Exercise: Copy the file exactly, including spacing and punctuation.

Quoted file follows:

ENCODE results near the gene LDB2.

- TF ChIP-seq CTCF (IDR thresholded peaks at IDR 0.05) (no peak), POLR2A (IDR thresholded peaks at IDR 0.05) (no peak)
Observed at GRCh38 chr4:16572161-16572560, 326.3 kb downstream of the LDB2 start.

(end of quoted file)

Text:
ENCODE results near the gene LDB2.

- TF ChIP-seq CTCF (IDR thresholded peaks at IDR 0.05) (no peak), POLR2A (IDR thresholded peaks at IDR 0.05) (no peak)
Observed at GRCh38 chr4:16572161-16572560, 326.3 kb downstream of the LDB2 start.